Mary-Ann Baldwin sworn in as Raleigh mayor, calls for bond on affordable housing, Dix Park

RALEIGH, N.C. (WTVD) -- While her voice may have been weakened by a bout with laryngitis, minutes after Mary-Ann Baldwin was sworn in as Raleigh's 36th mayor, she spelled out a vision she hopes can make a big splash.

"I do promise you, it's going to be big. It's going to be bold. And we will need your support," Baldwin told the hundreds gathered inside Raleigh Union Station for the swearing-in-ceremony.

Raleigh Mayor-Elect Mary-Ann Baldwin says affordable housing is a priority


Calling it a quality of life initiative, the new mayor called for a city-wide bond referendum next November. Her plan is to ask Raleigh taxpayers for the cash to fund phase 1 of the $150-million Dix Park build-out. The bond proposal would also include new "equitable" funding for parks and greenways. Along with money to support housing affordability, a main issue of the campaign.

Meet Raleigh's mayor-elect Mary-Ann Baldwin

Baldwin was not ready to offer specifics, including a price tag.



"We don't know (how large the bond amount will be) yet," she said to ABC11 after her address. "But we will be polling. We'll be working with the community. And we're looking for input."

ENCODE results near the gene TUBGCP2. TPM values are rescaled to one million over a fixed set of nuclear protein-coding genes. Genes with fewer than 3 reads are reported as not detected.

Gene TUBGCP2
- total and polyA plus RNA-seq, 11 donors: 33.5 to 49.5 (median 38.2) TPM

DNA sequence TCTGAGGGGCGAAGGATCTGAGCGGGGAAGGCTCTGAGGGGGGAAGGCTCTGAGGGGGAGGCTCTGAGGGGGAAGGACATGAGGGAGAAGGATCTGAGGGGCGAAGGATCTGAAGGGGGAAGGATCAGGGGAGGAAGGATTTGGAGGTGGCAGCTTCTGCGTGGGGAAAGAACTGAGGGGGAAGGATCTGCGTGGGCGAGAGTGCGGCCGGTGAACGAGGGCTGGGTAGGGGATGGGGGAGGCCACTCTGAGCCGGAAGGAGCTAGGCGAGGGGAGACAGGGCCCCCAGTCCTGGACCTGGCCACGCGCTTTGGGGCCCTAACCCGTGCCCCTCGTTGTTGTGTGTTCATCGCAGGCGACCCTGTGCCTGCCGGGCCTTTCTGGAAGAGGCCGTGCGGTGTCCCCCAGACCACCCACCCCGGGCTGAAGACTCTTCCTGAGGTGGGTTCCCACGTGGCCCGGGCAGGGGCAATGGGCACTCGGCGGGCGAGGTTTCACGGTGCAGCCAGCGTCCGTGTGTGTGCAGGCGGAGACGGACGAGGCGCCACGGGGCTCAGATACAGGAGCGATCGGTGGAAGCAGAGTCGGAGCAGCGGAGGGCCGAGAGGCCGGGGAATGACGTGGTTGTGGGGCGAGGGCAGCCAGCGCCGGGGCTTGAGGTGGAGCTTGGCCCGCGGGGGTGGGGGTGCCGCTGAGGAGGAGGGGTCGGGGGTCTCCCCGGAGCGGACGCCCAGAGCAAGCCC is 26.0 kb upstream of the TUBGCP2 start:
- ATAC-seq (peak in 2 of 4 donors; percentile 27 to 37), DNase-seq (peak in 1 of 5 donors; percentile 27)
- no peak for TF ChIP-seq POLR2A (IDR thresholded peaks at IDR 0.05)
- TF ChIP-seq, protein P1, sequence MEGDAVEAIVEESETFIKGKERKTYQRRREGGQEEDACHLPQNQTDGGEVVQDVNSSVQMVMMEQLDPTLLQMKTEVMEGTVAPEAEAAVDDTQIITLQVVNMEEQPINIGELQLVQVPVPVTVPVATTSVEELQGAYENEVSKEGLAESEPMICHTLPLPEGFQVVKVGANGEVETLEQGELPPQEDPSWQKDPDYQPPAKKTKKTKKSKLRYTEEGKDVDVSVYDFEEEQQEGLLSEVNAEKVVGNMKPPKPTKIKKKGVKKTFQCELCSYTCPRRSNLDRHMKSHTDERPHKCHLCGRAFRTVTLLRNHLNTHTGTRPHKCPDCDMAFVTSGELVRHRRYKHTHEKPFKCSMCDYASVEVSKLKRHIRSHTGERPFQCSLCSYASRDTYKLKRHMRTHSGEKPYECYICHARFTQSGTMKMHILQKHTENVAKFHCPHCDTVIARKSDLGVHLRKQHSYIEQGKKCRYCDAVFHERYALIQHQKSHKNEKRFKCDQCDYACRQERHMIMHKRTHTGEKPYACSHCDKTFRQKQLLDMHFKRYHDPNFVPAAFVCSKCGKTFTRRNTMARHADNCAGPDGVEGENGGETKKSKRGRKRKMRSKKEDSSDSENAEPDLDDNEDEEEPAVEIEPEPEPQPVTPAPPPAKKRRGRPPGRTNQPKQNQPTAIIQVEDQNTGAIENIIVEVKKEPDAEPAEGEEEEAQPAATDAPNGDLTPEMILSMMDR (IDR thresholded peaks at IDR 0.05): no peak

With five new members, younger and more progressive, including the city's first openly-gay councilors, some are referring to the new-look city council as a changing of the guard.

Northeast Raleigh Council Member David Cox was the only candidate of the council's former voting majority to survive re-election. And in the hours after the polls closed in October, Cox posted on Facebook, that Baldwin's election along with a "pro-development" board was "devastating."
In an interview with ABC11 after Monday's swearing-in, Cox said in the weeks since election night, he's had the chance to meet personally with his new colleagues and found many commonalities. But, he didn't back down from his opinion that a "pro-development" council agenda could devastate some parts of the city.

"I'm concerned about what this means for neighborhoods. I'm concerned when developers want to build very large developments next to neighborhoods," Cox said. "(Pro-development is a bad word) when it isn't balanced development."

Mayor Baldwin seemed eager to build bridges, telling us she will announce on Tuesday that Cox will serve as vice-chair on a committee that she will chair.

"I think (Cox) spoke from a point on emotion and I can understand that," Baldwin said about Cox's Facebook post. "But, yes we have reached out to him and we have included him. We're going to be very deliberate in bringing him in. I feel very strongly that we need to hear voices."

Only time will tell how this new younger more progressive majority gets along with the old guard. But we should start getting a better idea soon of what this bond referendum will include and how much it's going to cost.

City council will hold a special session on Dec. 17 to talk specifically about housing affordability in Raleigh. Mayor Baldwin said that is when the real work will begin.
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